The effect of mass administration of sulfadoxine-pyrimethamine combined with artesunate on malaria incidence: a double-blind, community-randomized, placebo-controlled trial in The Gambia


von Seidlein, L; Walraven, G; Milligan, PJ; Alexander, N; Manneh, F; Deen, JL; Coleman, R; Jawara, M; Lindsay, SW; Drakeley, C; de Martin, S; Olliaro, P; Bennett, S; Schim van der Loeff, M; Okunoye, K; Targett, GA; McAdam, KP; Doherty, JF; Greenwood, BM; Pinder, M; (2003) The effect of mass administration of sulfadoxine-pyrimethamine combined with artesunate on malaria incidence: a double-blind, community-randomized, placebo-controlled trial in The Gambia. Transactions of the Royal Society of Tropical Medicine and Hygiene, 97 (2). pp. 217-25. ISSN 0035-9203 DOI: 10.1016/S0035-9203(03)90125-8

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Abstract

A double-blind, community-randomized, placebo-controlled trial was conducted in a rural area of The Gambia between June and December 1999 to test whether a reduction in the infectious reservoir can reduce malaria transmission. Overall 14,017 (85%) individuals living in the study area were treated with either placebo or sulfadoxine-pyrimethamine (SP) combined with a single dose of artesunate (AS). Following the mass drug administration (MDA) 1375 children aged 6 months to 10 years were kept under surveillance for clinical malaria in 18 villages throughout the 1999 malaria transmission season. During a 20-week surveillance period 637 episodes of malaria were detected. The mean incidence rate was 2.5/100 child-weeks in the placebo villages, and 2.3/100 child-weeks in villages that received SP + AS. The mean rate ratio, adjusted for individual and village-level covariates, was 0.91 (95% CI 0.68-1.22, P = 0.49). During the first 2 months of surveillance, the malaria incidence was lower in treated villages. After 2 months the incidence was slightly higher in the MDA group but this was not statistically significant. Overall, no benefit of the MDA could be detected. The reason for the absence of an impact on malaria transmission is probably the very high basic reproductive number of malaria, and the persistence of mature gametocytes, which are not affected by AS treatment.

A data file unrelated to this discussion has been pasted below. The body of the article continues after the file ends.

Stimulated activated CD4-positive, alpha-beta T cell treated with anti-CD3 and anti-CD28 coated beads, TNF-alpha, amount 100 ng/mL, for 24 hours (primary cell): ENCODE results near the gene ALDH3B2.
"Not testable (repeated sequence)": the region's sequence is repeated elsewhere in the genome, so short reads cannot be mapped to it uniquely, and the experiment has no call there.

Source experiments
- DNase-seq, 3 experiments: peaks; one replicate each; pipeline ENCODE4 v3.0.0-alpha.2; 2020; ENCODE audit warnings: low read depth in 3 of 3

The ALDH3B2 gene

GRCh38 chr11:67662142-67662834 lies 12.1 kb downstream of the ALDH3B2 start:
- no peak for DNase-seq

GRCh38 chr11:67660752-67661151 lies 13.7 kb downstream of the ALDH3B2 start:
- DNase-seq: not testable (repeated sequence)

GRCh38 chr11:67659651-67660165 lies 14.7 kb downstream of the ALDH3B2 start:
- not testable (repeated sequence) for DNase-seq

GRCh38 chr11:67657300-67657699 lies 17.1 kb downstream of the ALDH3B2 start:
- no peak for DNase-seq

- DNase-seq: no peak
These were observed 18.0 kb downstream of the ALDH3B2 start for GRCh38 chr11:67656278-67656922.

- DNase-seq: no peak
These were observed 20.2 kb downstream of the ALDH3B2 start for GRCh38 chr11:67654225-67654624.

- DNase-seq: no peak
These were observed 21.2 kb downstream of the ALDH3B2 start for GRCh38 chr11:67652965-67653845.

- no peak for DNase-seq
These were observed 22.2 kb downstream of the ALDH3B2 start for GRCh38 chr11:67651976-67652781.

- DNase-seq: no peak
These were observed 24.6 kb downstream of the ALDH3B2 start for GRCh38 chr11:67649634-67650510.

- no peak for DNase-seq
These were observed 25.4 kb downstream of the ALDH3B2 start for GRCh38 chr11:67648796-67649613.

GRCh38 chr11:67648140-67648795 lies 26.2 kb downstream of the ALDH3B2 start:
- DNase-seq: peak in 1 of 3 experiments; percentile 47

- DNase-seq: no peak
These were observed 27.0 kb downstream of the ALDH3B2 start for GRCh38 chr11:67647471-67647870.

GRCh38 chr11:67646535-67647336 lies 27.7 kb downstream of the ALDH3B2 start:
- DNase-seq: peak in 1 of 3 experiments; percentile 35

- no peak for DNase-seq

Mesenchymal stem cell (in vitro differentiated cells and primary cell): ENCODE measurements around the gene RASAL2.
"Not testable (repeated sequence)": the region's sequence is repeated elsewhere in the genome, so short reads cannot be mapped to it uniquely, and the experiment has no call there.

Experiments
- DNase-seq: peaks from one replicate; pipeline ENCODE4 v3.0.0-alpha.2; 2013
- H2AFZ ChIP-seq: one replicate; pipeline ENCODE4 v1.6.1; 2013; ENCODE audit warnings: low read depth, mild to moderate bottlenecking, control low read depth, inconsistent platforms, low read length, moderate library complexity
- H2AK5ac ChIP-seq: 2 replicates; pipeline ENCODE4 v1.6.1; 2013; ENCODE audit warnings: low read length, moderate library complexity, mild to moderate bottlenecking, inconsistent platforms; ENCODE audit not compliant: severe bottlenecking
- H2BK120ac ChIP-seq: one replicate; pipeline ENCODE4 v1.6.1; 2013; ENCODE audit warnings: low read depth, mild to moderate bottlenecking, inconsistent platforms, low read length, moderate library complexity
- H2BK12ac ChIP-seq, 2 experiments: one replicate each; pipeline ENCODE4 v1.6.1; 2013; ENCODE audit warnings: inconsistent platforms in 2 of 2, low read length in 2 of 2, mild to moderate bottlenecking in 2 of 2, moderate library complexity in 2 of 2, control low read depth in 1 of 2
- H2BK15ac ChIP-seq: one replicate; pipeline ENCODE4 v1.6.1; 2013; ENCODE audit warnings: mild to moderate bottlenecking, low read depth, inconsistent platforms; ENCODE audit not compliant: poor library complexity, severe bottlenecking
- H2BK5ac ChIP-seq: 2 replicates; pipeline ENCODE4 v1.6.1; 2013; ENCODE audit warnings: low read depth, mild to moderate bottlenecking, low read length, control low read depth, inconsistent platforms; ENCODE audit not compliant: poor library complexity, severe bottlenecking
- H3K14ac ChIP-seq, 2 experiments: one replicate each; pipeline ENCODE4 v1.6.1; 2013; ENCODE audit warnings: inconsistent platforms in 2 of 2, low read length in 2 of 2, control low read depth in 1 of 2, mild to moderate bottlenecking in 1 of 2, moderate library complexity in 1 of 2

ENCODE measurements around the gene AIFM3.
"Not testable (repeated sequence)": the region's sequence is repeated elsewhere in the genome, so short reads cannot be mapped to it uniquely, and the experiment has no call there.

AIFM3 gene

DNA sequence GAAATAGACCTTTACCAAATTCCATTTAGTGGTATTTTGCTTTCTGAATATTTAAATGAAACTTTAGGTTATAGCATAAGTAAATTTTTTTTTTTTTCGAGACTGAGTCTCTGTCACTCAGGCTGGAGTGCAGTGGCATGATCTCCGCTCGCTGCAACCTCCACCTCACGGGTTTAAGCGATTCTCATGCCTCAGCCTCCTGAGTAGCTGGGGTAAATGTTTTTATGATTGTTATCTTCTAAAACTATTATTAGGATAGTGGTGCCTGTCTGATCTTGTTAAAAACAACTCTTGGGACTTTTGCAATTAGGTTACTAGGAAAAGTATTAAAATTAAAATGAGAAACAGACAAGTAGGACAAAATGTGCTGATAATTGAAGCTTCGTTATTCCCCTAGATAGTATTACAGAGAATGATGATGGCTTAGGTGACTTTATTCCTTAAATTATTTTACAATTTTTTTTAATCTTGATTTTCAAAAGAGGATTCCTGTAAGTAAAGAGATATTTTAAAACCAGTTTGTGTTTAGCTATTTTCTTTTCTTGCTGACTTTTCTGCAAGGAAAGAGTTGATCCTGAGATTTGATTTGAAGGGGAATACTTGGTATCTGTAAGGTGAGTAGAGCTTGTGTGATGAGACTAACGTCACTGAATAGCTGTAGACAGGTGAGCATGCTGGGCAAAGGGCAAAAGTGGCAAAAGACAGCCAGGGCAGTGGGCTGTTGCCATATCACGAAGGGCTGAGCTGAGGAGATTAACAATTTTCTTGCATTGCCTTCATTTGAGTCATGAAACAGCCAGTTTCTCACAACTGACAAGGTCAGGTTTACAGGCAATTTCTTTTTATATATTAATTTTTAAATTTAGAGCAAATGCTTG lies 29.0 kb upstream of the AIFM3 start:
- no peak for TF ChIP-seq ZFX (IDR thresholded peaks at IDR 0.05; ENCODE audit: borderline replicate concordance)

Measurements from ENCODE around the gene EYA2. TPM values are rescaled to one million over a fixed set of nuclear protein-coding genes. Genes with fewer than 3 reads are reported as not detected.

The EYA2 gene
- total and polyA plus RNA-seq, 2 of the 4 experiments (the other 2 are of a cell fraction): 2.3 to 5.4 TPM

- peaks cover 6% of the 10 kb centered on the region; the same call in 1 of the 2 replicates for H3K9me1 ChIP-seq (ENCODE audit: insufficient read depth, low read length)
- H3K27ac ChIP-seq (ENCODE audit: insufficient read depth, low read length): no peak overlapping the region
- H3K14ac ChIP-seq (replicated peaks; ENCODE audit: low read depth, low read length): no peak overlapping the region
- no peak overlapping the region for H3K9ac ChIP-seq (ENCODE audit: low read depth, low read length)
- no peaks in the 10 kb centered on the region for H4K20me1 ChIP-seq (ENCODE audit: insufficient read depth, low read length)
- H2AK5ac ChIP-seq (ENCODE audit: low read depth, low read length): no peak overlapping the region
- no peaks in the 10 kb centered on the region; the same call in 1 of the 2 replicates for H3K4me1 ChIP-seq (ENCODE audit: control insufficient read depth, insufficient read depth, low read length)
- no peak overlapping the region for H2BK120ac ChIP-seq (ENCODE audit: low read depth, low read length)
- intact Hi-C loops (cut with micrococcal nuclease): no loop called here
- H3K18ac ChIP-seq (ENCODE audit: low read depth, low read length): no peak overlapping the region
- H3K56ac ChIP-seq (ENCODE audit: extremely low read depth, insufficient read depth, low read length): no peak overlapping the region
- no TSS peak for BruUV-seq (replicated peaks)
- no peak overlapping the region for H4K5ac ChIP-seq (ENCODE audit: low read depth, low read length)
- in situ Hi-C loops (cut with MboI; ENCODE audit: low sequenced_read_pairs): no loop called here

Item Type: Article
Faculty and Department: Faculty of Infectious and Tropical Diseases > Dept of Clinical Research
Faculty of Epidemiology and Population Health > Dept of Infectious Disease Epidemiology
Faculty of Infectious and Tropical Diseases > Dept of Disease Control
Faculty of Infectious and Tropical Diseases > Dept of Immunology and Infection
Research Centre: Tropical Epidemiology Group
PubMed ID: 14584381
Web of Science ID: 186034200020
URI: http://researchonline.lshtm.ac.uk/id/eprint/15793

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